This article is intended to give you an overview of the steps required to migrate a legacy Liferay MVC Portlet to Liferay 7, and give you some helpful pointers so your first Liferay 7 MVC portlet goes smoothly. This tutorial shows how I migrated the Xtivia ExcelChart portlet, which parses an Excel file stored in Liferay’s Document Library using Apache Poi then it displays the chart using the Google Charts API. More information on this portlet can be found here. To get the most from this article, I recommend that you have an existing portlet that you want to migrate to Liferay 7.

You may have heard that Liferay 7 is much different than Liferay 6x. Yes, it is. Both the UI and the underlying architecture have changed dramatically. These are big design changes, and the goal of this article is to help you have a good first experience migrating Liferay Portlets. Some of the highlights are:

  1. The directory structure of a Liferay MVCPortlet has been simplified greatly.
  2. Because of the move to OSGi, the way dependencies are included and deployed in custom plugins has completely changed.
  3. Packages for many classes have changed, for example: com.liferay.portal.util.PortalUtil has been moved to com.liferay.portal.kernel util.PortalUtil.

My Approach

I started down the path of using Liferay’s Code Upgrade Tool, described here, but ran into several unexplained errors related to setting up the new environment. I scrapped that approach and decided to generate a brand new portlet, add in custom code and test along the way. I documented everything here so you will gain a better understanding of the specific implementation steps for creating a new portlet from the ground up.

Liferay 7 uses a new core platform; OSGi, which has several benefits and side effects

If you’re new to OSGi, it’s important to understand a few basics about it.

  • OSGi is a modularity system for Java, and is described as the ‘Dynamic Module System for Java’, by it’s website, here.
  • It adds boundaries, loose coupling, and facilitates a complex system made up of many simple systems. See a good intro to OSGi here.
  • Some of the core Liferay jar files and class names have been broken up and/or renamed. For example, Liferay has broken apart portal-service and renamed it portal-kernel. It has also broken up other dependencies into separate jar files, so when you declare a dependency, you need to locate the new jar file name and package structure associated with it. See more detail here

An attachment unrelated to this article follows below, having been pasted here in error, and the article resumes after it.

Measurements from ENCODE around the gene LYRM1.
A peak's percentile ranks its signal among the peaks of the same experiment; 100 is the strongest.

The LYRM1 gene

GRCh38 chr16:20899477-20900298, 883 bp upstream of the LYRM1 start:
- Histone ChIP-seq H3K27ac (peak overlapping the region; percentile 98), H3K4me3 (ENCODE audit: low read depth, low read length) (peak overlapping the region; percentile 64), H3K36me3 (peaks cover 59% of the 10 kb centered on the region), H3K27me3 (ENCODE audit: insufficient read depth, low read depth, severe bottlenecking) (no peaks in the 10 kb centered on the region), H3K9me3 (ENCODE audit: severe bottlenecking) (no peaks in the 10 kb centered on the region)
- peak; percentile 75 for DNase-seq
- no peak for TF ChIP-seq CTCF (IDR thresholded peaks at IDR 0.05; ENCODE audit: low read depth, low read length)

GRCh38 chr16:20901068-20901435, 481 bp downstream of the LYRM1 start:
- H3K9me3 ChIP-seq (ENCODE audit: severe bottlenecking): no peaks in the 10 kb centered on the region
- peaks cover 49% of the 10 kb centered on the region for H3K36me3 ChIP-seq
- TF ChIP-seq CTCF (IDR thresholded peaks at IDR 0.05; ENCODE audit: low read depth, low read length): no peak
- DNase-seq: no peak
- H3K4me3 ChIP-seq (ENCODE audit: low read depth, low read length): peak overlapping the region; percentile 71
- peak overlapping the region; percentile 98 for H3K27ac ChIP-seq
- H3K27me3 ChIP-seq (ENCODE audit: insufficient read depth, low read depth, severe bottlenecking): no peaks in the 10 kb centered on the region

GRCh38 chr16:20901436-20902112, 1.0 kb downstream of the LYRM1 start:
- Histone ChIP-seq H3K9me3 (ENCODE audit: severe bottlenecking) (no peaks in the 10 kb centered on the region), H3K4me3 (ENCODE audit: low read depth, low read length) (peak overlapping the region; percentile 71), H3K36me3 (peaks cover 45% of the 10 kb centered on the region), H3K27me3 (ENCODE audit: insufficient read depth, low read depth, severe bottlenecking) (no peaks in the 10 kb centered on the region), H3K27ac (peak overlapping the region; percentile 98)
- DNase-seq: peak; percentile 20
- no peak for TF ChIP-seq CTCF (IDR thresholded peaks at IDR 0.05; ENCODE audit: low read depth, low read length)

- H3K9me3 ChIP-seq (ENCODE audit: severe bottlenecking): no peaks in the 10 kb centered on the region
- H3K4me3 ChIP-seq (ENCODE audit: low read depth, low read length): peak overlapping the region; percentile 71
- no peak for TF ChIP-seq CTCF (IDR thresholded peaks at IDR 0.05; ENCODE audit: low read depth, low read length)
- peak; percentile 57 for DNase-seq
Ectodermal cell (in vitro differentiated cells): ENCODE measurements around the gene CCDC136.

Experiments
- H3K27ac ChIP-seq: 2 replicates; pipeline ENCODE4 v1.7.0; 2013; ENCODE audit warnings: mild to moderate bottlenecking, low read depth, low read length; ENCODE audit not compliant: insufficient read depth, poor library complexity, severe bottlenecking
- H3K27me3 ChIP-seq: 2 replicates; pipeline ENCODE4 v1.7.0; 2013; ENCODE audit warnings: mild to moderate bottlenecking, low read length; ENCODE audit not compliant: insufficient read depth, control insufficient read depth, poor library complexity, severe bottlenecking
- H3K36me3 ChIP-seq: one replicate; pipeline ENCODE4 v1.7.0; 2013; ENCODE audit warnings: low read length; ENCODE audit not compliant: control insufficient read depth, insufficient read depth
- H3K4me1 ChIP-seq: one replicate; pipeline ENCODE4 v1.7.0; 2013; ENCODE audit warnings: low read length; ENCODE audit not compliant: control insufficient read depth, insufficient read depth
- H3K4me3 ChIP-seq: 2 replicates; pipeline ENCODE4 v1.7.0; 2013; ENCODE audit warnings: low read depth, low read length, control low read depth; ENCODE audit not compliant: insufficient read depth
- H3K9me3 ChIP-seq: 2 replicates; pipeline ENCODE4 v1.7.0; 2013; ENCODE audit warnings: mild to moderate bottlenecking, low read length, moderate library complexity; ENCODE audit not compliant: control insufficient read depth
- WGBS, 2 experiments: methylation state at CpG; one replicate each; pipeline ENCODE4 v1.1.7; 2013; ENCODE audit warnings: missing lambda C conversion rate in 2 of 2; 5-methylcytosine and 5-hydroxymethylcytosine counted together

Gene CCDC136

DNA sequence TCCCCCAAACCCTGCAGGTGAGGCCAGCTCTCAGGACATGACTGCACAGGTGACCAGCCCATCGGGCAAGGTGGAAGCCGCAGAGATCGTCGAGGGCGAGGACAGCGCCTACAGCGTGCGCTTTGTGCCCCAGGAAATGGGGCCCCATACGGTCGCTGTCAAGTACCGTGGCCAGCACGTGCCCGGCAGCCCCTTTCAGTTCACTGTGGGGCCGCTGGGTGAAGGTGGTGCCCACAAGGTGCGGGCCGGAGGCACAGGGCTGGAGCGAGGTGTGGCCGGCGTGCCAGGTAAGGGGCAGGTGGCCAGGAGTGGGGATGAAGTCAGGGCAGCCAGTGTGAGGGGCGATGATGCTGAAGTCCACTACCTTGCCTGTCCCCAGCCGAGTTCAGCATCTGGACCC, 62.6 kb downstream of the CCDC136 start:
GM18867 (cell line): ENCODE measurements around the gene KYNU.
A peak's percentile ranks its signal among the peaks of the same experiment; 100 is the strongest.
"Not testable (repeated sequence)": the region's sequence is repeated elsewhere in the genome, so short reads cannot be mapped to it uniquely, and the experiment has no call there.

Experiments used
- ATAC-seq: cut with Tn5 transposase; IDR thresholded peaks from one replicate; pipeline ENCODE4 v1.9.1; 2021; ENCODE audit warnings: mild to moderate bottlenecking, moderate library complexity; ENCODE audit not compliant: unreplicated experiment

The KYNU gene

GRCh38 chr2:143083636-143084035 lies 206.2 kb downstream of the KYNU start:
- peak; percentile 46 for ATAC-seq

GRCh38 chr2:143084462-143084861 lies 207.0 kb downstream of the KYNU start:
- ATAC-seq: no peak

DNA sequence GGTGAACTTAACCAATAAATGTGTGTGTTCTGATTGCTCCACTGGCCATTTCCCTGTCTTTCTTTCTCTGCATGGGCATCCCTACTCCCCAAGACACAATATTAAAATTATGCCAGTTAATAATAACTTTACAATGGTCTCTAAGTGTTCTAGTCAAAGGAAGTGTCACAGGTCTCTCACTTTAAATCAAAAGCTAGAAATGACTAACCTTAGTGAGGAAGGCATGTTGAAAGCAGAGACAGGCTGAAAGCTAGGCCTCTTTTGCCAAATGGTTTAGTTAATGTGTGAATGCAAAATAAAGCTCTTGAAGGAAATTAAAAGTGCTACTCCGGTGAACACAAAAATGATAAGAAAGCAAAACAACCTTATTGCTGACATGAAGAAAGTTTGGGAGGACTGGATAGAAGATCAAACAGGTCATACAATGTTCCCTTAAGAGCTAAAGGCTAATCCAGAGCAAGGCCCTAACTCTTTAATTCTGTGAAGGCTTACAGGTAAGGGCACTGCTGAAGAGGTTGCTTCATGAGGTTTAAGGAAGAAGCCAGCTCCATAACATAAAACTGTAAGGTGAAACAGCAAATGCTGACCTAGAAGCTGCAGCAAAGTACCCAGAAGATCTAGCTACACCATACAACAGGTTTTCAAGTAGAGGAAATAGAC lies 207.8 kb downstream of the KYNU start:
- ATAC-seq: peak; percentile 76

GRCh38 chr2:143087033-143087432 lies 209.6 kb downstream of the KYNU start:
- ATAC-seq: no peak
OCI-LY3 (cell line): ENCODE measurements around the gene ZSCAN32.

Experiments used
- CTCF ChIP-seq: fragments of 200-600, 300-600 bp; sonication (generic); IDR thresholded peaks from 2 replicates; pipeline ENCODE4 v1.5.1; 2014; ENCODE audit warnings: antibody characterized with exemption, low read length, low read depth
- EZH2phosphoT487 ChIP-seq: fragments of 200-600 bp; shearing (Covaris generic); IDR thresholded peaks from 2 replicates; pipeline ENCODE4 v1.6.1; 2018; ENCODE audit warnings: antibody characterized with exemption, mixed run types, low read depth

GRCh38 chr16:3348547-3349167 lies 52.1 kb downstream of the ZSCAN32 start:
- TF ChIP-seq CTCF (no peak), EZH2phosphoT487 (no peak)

• In Liferay 7, you can uninstall an unwanted module, blogs for example, without affecting the overall Portal functionality.

New Development Tools and Methodologies

Liferay has introduced some new and powerful tools to help developers create portlets. The main ones, and the ones I discuss here, are Blade CLI and Felix Gogo shell. In this section, I am also going to show you how to delete the OSGi cache.

Blade CLI

In a nutshell, Blade CLI is Liferay’s new command line interface tool for managing custom OSGi modules, which could be a theme, a service builder portlet, an MVC portlet, a hook, etc. Although you can still create and deploy old-school style portlet .war files on Liferay 7, Blade is the prescribed way to create OSGi modules. With Blade, you can do things like create and deploy new portlet stubs, migrate an SDK theme to a new workspace theme, open or import a project into Liferay IDE, start Liferay, update Blade, generate a sample project, etc.

Felix Gogo Shell

The Gogo shell is a command line tool from Apache which manages the modules that have been deployed to Liferay. It uses a telnet interface to connect to the server and allow you to manage your installed modules.

To use Gogo, make sure Liferay is running, then from a command prompt, execute:

telnet localhost 11311

Once you see the welcome message, execute the ‘list modules’ command, which is simply


Your screen will look like this:


On my install, Liferay has 496 bundles (a.k.a. modules) installed. Gogo provides a grep command to only see the modules you want. I was happy to discover this command, since the list of bundles is very large. This command is case-sensitive, as shown below:


The portlet I’ll be working on is the excelchart at the end of the list with an id of 515.


There are several useful commands I can run against this portlet (id=515), which are:

  • uninstall 515

    This uninstalls the bundle/portlet. After running this command, refresh your
    Liferay screen and you’ll see that the portlet has been uninstalled.

  • stop 515

    This command stops the portlet, but does not uninstall it. However, the Liferay UI treats this exactly the same as an uninstall, in that after running this command, the portlet will no longer exist in the ‘Add Applications Panel’ and if you’ve already added the portlet to a page, you’ll see the ‘this portlet has been undeployed’ message. After running this
    command, you will see it’s level (status) has changed to ‘Resolved’.

  • start 515

    This starts it back up so it can be added to pages, etc. After starting this, you will see its level (status) has changed to ‘Active’.

Clearing the OSGi Cache

If you’re having trouble seeing changes you’ve deployed, like I was, you can delete the module from the OSGi cache. Here are the steps:

  1. In the Gogo shell, identify the id of the module you want to delete.